By Rebekah Dyer
The pro-life position is simple and straightforward: human beings are valuable from the moment they come into existence, until the time of natural death. Since humans have such value, it is wrong to intentionally kill an innocent human being.
Humans are set apart from the rest of creation as they are made in the image of God Himself. As humans, we have a unique ability to know the Lord, communicate with others, work, be in relationships, and share the gospel. The pro-life worldview has a very high view of the human person. It makes no distinctions between people in regards to who has the right to live. Throughout all of its stages, the pro-life worldview advocates for the dignity and value which is inherent in every human.
Abortion has been legal in America for forty-six years and after 60 million lives have been unjustly taken, it should be no surprise our culture increasingly values human beings less and less. Life from beginning to end is under assault.
There are now eight states in America which allow people to kill themselves with the assistance of their doctor when they decide they do not want to live anymore, usually due to a terminal illness.
It is important to acknowledge the reality of the difficult circumstances people find themselves in when they are dying and deeply suffering. If there is no acknowledgement of the sovereignty of God over human life, then the value of life depends on the opinions of men and temptations to commit an accepted form of suicide can begin to look like a welcomed escape from a painful future. As pro-life advocates, this right to die controversy presents us with opportunities to testify to the purpose and dignity in human life even at its end.
The irony that surrounds this debate about the right to die is that it is presented as compassionate and empowering when it is neither of those things.
If life can become “not worth living” with the presence of suffering, then your worth as a human being becomes contingent upon your health and will to live which are changing factors throughout time.
Some advocates for the right to die will assure us this right to die should be a “choice” and never forced on anyone. However, in countries where assisted suicide and euthanasia are legal, the “choice” element of the issue often gets taken away as those in power begin to decide who has the “right to die.” As it becomes apparent killing patients is cheaper than keeping them alive, people begin to be pressured to end their lives.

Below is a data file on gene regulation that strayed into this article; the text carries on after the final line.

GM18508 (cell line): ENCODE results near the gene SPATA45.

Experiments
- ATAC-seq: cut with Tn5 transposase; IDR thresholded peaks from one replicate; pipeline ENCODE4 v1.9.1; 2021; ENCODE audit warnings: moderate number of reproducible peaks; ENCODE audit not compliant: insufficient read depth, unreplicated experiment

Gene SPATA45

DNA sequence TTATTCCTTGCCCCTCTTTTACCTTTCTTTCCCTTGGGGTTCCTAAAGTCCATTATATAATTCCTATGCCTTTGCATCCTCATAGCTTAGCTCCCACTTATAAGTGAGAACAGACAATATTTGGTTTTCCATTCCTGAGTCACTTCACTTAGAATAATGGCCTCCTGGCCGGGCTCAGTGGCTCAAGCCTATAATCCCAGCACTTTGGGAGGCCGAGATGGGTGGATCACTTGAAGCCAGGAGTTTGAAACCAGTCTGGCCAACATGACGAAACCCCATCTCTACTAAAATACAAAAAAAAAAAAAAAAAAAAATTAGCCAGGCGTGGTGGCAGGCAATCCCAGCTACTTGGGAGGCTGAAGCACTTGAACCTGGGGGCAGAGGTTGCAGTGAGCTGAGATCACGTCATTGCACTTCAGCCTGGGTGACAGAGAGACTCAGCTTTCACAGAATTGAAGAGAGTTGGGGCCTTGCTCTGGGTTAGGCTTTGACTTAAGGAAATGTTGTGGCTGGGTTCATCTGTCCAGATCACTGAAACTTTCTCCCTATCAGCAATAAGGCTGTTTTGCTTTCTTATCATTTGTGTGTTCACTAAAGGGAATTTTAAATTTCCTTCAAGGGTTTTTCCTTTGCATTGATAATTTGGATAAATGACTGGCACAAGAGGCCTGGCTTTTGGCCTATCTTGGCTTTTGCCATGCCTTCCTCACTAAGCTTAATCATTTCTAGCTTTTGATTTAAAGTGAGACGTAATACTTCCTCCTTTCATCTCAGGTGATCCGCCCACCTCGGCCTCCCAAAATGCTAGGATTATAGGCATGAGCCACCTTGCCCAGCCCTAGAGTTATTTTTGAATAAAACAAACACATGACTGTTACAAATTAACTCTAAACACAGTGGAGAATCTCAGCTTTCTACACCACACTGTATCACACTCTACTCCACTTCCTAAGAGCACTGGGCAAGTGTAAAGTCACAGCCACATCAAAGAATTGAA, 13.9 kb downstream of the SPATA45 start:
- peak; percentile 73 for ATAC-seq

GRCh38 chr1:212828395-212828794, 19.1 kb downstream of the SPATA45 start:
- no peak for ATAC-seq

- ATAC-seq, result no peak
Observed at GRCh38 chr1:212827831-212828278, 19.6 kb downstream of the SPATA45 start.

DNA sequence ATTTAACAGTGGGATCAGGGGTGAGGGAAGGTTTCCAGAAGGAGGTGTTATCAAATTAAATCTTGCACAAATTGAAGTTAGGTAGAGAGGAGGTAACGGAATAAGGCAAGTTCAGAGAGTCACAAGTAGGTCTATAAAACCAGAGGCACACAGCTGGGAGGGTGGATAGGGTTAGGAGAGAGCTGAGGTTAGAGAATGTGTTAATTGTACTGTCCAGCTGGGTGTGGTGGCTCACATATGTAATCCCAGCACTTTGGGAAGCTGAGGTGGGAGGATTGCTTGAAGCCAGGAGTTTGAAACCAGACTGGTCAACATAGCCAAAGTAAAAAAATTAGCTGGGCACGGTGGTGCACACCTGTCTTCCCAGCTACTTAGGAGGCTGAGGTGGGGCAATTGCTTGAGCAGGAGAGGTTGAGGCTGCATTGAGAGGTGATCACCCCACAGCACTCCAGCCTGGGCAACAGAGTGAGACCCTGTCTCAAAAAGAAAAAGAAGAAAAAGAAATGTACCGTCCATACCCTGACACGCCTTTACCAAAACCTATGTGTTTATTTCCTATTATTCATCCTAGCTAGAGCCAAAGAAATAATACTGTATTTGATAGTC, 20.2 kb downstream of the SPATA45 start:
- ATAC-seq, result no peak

The former governor of Colorado, Richard Lamm, asserted that elderly people who have outlasted their usefulness have a “duty to die.”
If someone can decide their life is no longer worth living because of some present hardship, there are no impenetrable safeguards which prevent the right to die decision from eventually being forced on people who do not actually want to end their lives.
Speaking about laws concerning euthanasia and assisted suicide, J. Pereira, a doctor who works with palliative care at the Ottawa Hospital in Ontario writes, “laws and safeguards [concerning euthanasia and assisted suicide] are regularly ignored and transgressed in all the jurisdictions and that transgressions are not prosecuted.”
Eventually, assisted suicide and euthanasia begins to be encouraged and forced on people who are seen as being unfit to live and a drain on medical resources.
In fact, a seventy-four year old woman in the Netherlands was held down by her family while a doctor injected her with a lethal substance. A disabled man in Canada was denied the care he needed and was instead offered euthanasia. A nurse from Finland was convicted of murdering seven patients after she euthanized them without their consent.
The Washington Times reports that with the passage of assisted suicide laws, the door is opened for the “brutal abuse of those laws by bureaucrats in insurance companies against patients whom they determine are too expensive to keep alive.”
The right to die is absolutely incompatible with the pro-life position. We hold firm that life is worth protecting throughout all of its stages — even the hard ones. Human beings do not become dispensable when circumstances become seemingly unbearable. Difficult end of life issues do not justify suicide.
As human beings created in the image of God, we have been made with purpose and value. It does not matter if you are strong, weak, healthy, or sick. You have a purpose regardless which stage of life you are in and your value as a human being does not diminish due to your circumstances.
Life and death rest in the hand of God, and He is the one who gives it and takes it away.
As long as abortion, euthanasia, and physician assisted suicide hold an honorable position in the culture, pro-life individuals must be vigilant and active in the community standing up for those who are incapable of standing up for themselves.
The late theologian and pastor, R.C. Sproul said that the way we live “reveals our deepest convictions about life.”
May the way we live and treat other people be a testimony to the value we all possess as image bearers of God.
The views and opinions expressed in this article are those of the author and do not necessarily reflect the official position of Human Defense Initiative.